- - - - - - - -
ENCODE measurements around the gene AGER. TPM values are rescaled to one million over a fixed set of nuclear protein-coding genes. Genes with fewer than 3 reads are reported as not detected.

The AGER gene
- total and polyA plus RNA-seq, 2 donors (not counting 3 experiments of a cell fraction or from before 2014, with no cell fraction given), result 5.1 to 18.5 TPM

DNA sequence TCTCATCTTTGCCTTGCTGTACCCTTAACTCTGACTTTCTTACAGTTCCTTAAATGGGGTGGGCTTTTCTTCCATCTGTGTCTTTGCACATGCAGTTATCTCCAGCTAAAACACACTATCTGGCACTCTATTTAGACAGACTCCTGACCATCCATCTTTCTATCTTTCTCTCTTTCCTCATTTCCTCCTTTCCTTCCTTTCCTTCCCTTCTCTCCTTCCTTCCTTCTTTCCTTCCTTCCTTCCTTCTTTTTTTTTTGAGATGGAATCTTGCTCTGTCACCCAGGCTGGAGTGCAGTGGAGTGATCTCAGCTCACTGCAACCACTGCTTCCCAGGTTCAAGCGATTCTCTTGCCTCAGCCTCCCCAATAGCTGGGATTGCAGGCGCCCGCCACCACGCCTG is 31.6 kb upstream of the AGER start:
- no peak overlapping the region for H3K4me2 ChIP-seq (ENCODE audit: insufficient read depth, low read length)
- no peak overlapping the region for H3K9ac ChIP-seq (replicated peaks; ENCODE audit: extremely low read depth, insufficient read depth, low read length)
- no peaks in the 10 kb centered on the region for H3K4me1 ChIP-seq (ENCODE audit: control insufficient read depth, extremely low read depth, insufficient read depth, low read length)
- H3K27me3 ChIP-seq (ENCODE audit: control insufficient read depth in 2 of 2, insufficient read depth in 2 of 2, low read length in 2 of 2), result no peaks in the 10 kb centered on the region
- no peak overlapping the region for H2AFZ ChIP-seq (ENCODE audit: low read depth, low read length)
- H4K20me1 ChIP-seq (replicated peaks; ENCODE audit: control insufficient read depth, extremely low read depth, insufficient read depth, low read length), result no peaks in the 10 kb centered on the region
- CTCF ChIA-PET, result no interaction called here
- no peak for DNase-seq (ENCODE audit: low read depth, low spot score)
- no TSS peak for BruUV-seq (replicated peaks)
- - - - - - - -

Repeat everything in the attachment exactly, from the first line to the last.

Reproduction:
ENCODE measurements around the gene AGER. TPM values are rescaled to one million over a fixed set of nuclear protein-coding genes. Genes with fewer than 3 reads are reported as not detected.

The AGER gene
- total and polyA plus RNA-seq, 2 donors (not counting 3 experiments of a cell fraction or from before 2014, with no cell fraction given), result 5.1 to 18.5 TPM

DNA sequence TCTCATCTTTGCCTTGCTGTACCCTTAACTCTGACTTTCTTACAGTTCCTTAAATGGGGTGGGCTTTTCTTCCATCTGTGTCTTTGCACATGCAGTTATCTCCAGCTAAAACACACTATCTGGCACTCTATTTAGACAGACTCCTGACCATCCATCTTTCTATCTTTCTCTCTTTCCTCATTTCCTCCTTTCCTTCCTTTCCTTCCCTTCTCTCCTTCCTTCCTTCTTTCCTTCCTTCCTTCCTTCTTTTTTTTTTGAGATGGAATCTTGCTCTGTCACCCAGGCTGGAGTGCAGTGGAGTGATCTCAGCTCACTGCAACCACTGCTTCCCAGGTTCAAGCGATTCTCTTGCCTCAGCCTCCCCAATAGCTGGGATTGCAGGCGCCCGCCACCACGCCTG is 31.6 kb upstream of the AGER start:
- no peak overlapping the region for H3K4me2 ChIP-seq (ENCODE audit: insufficient read depth, low read length)
- no peak overlapping the region for H3K9ac ChIP-seq (replicated peaks; ENCODE audit: extremely low read depth, insufficient read depth, low read length)
- no peaks in the 10 kb centered on the region for H3K4me1 ChIP-seq (ENCODE audit: control insufficient read depth, extremely low read depth, insufficient read depth, low read length)
- H3K27me3 ChIP-seq (ENCODE audit: control insufficient read depth in 2 of 2, insufficient read depth in 2 of 2, low read length in 2 of 2), result no peaks in the 10 kb centered on the region
- no peak overlapping the region for H2AFZ ChIP-seq (ENCODE audit: low read depth, low read length)
- H4K20me1 ChIP-seq (replicated peaks; ENCODE audit: control insufficient read depth, extremely low read depth, insufficient read depth, low read length), result no peaks in the 10 kb centered on the region
- CTCF ChIA-PET, result no interaction called here
- no peak for DNase-seq (ENCODE audit: low read depth, low spot score)
- no TSS peak for BruUV-seq (replicated peaks)